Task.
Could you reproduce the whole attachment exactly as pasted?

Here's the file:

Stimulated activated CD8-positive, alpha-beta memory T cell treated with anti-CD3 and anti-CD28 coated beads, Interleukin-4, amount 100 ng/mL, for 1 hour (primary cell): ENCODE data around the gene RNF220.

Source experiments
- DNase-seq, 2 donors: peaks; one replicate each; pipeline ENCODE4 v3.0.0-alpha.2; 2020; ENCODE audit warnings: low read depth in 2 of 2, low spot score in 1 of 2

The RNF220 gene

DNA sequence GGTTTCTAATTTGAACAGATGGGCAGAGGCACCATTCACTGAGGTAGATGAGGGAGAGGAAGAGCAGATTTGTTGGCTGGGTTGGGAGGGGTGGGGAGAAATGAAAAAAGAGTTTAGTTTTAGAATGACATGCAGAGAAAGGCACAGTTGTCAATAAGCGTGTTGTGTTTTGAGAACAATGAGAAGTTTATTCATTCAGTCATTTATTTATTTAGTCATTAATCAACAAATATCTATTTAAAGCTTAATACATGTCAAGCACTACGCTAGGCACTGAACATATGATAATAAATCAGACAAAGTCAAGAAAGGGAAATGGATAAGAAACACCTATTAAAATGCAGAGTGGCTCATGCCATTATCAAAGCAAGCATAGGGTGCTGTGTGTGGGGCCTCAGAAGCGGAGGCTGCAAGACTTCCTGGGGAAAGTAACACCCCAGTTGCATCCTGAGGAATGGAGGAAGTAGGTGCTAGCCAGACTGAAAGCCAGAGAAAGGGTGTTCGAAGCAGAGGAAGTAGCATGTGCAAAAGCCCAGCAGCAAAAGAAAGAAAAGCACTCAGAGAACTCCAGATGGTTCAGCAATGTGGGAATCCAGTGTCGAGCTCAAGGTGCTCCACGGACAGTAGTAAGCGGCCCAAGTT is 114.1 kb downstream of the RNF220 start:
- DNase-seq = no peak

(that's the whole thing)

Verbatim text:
Stimulated activated CD8-positive, alpha-beta memory T cell treated with anti-CD3 and anti-CD28 coated beads, Interleukin-4, amount 100 ng/mL, for 1 hour (primary cell): ENCODE data around the gene RNF220.

Source experiments
- DNase-seq, 2 donors: peaks; one replicate each; pipeline ENCODE4 v3.0.0-alpha.2; 2020; ENCODE audit warnings: low read depth in 2 of 2, low spot score in 1 of 2

The RNF220 gene

DNA sequence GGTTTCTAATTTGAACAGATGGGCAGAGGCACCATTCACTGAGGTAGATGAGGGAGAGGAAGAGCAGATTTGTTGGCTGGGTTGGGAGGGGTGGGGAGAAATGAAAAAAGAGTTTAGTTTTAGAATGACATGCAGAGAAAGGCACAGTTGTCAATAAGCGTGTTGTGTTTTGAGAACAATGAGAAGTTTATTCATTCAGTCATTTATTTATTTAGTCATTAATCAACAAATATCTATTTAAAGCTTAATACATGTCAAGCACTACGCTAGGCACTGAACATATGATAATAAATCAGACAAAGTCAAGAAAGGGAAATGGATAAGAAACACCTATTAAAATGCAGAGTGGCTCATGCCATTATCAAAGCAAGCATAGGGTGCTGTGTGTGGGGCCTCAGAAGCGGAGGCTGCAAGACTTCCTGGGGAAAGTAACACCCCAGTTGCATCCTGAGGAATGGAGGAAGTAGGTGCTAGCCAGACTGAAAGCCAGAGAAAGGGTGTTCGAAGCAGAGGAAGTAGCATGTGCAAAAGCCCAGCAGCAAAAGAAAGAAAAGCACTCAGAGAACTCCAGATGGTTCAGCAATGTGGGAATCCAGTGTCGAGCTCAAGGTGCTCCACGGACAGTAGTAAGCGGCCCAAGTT is 114.1 kb downstream of the RNF220 start:
- DNase-seq = no peak